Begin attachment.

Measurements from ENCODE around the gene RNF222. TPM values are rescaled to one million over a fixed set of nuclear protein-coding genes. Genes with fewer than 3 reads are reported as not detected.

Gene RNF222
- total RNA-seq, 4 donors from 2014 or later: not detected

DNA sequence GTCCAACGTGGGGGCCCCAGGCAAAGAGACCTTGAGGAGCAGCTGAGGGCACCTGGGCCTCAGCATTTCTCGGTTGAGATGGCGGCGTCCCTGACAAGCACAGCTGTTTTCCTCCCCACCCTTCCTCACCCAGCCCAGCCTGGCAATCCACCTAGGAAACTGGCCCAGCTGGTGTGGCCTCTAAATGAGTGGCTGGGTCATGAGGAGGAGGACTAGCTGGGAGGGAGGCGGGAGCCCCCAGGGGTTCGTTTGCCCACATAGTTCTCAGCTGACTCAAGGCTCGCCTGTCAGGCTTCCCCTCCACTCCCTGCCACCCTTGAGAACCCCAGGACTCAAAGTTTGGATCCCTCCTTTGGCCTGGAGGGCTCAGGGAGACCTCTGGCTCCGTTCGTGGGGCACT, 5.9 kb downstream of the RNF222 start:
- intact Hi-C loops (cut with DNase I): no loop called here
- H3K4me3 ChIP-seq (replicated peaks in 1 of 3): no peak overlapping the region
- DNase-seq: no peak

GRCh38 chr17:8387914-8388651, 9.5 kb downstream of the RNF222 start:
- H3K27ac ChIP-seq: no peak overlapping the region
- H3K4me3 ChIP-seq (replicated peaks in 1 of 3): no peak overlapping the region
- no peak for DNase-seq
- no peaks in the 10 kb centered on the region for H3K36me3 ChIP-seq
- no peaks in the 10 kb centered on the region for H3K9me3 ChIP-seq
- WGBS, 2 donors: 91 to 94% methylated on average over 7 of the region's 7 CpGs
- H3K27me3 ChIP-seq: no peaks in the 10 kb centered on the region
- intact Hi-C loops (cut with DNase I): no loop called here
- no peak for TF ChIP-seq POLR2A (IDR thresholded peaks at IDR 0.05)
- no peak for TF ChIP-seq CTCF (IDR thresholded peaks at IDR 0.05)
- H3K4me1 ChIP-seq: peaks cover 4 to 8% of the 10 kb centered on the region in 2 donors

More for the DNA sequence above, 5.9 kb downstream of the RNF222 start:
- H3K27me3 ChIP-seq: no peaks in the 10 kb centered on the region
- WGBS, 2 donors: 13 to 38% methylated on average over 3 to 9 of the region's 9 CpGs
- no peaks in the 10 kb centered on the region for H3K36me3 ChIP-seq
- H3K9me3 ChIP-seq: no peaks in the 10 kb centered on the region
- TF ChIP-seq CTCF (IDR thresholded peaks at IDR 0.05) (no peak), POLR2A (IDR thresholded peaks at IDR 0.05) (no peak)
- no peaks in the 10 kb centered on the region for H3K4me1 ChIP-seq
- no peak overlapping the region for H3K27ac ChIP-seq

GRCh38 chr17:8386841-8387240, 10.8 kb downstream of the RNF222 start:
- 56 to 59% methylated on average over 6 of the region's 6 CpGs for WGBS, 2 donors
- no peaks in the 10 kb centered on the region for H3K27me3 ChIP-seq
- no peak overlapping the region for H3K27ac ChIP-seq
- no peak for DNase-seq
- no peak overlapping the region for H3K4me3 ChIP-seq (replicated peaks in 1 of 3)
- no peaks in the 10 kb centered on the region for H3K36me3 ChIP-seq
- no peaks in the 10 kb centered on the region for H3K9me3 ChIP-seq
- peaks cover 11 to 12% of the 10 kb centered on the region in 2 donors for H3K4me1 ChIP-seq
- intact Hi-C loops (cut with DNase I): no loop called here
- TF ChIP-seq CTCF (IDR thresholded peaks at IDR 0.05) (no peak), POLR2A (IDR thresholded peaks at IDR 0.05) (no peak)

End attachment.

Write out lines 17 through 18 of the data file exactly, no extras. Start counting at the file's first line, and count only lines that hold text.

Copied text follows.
- no peak for TF ChIP-seq POLR2A (IDR thresholded peaks at IDR 0.05)
- no peak for TF ChIP-seq CTCF (IDR thresholded peaks at IDR 0.05)